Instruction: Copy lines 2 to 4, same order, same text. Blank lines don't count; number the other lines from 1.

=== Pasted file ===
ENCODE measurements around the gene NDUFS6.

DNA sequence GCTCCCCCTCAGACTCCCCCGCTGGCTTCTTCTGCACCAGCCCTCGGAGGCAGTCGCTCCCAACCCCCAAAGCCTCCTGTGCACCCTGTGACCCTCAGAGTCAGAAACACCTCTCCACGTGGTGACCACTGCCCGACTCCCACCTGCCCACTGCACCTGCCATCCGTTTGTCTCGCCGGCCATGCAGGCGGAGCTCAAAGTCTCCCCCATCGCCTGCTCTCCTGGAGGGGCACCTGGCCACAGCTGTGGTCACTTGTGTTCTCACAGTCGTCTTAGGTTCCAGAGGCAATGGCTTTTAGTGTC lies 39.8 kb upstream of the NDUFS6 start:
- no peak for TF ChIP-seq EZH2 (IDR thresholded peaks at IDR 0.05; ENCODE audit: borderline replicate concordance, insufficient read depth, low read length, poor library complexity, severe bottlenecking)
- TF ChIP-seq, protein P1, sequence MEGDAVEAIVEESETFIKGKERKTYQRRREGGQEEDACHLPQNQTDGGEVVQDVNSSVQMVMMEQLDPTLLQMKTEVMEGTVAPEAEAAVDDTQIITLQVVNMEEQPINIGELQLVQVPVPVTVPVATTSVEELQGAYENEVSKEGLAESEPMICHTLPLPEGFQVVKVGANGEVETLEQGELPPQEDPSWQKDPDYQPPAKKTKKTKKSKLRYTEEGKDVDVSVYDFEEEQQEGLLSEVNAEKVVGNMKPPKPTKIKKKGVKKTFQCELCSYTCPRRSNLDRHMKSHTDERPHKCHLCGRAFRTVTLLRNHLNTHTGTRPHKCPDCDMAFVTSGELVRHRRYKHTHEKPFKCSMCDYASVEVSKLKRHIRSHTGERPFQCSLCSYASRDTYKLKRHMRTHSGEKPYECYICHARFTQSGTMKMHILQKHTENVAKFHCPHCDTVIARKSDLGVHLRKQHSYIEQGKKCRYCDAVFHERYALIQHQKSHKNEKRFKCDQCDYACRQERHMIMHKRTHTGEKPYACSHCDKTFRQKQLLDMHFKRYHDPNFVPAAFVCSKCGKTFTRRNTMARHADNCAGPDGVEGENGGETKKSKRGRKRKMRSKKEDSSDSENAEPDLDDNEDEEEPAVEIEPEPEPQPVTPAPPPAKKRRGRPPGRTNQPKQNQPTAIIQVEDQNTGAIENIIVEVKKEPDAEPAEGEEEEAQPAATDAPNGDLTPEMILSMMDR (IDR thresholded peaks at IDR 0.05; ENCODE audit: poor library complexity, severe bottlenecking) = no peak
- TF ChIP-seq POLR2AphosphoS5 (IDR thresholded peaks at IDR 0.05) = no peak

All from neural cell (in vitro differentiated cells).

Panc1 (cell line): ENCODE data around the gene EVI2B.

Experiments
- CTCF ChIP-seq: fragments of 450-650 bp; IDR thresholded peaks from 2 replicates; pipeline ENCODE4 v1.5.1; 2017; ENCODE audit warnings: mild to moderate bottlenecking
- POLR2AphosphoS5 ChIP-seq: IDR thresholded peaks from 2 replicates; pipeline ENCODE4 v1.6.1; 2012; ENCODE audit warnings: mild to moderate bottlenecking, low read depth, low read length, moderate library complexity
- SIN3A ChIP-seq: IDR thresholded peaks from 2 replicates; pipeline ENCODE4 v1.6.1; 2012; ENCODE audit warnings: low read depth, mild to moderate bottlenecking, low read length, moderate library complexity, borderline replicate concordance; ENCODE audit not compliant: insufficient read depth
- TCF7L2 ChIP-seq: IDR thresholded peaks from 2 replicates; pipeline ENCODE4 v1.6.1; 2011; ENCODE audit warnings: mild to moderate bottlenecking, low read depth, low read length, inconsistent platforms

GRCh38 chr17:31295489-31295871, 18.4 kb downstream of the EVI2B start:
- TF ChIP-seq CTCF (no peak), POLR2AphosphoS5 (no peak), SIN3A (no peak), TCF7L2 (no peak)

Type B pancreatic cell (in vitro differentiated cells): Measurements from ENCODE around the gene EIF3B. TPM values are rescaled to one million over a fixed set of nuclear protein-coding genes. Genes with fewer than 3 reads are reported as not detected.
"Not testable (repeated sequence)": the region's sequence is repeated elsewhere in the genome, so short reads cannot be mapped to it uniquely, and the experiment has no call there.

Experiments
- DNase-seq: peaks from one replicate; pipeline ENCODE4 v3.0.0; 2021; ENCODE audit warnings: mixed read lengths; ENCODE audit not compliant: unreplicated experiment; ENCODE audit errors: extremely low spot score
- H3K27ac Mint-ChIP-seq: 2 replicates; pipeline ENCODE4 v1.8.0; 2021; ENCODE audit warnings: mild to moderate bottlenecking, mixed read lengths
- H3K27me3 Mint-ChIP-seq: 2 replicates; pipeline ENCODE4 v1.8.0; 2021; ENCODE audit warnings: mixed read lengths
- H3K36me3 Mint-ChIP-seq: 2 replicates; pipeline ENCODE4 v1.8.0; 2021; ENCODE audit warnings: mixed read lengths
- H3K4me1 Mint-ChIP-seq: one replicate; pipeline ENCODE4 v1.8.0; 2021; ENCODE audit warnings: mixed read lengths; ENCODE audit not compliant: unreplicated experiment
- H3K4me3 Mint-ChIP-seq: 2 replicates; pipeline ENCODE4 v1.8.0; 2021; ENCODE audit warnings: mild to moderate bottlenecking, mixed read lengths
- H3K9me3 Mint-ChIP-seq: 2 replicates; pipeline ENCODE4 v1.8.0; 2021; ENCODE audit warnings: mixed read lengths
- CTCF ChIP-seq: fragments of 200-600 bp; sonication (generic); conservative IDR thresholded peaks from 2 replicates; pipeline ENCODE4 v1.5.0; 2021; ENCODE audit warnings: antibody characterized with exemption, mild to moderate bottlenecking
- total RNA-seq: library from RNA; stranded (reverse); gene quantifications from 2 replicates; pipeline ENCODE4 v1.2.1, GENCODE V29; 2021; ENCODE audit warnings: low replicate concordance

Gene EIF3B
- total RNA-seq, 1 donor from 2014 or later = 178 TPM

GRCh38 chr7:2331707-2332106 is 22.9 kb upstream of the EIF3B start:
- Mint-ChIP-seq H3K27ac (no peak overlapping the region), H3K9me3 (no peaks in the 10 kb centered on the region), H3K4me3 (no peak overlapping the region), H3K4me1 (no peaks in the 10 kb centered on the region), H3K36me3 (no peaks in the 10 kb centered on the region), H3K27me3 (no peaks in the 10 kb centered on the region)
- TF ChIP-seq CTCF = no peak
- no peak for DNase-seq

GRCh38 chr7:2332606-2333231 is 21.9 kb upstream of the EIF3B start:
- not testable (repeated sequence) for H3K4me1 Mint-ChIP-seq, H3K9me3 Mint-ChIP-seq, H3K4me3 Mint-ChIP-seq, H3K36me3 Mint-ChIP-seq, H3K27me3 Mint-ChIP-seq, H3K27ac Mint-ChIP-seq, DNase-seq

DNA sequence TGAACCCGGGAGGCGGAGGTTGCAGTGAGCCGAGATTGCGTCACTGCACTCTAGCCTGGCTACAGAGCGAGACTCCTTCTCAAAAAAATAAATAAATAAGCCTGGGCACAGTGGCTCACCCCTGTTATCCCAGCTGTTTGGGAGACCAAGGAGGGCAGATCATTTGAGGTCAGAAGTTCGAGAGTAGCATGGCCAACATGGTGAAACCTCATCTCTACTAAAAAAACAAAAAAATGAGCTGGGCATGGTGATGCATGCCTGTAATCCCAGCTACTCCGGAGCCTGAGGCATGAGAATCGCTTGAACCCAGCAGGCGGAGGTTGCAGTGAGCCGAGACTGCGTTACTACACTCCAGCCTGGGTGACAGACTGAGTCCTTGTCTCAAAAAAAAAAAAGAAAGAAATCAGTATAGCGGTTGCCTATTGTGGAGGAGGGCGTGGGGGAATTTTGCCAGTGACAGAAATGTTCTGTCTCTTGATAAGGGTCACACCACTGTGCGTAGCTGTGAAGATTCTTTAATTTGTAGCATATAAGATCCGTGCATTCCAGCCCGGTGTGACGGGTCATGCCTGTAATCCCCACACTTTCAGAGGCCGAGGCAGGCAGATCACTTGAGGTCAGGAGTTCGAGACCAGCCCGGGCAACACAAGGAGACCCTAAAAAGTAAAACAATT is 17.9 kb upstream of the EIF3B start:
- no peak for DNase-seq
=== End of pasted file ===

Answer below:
DNA sequence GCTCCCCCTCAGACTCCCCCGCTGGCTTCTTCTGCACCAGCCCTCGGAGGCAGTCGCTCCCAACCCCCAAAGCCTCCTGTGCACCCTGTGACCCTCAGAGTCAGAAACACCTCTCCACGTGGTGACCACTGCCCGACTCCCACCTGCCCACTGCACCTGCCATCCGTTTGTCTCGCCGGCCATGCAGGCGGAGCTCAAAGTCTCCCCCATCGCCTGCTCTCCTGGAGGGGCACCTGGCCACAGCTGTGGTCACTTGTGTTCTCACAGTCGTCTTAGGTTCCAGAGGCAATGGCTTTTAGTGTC lies 39.8 kb upstream of the NDUFS6 start:
- no peak for TF ChIP-seq EZH2 (IDR thresholded peaks at IDR 0.05; ENCODE audit: borderline replicate concordance, insufficient read depth, low read length, poor library complexity, severe bottlenecking)
- TF ChIP-seq, protein P1, sequence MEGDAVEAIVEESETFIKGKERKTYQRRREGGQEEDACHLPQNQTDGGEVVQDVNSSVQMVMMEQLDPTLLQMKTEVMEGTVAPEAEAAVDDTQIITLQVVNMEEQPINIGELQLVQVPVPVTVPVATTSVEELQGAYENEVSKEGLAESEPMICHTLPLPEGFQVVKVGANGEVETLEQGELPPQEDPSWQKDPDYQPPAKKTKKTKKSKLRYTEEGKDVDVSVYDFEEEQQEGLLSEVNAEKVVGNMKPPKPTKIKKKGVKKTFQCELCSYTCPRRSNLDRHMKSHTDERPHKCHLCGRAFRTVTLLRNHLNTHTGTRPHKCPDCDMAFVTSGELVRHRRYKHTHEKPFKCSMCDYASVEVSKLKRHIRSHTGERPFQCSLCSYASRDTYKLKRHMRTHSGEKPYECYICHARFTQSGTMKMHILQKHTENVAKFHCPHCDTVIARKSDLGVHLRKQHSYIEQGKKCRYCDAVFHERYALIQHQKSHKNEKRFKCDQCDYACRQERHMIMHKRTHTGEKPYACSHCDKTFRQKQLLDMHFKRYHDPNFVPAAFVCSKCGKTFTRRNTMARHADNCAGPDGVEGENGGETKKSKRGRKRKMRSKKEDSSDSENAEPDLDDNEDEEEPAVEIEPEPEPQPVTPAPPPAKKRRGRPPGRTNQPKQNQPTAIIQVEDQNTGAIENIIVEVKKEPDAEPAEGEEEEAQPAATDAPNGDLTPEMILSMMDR (IDR thresholded peaks at IDR 0.05; ENCODE audit: poor library complexity, severe bottlenecking) = no peak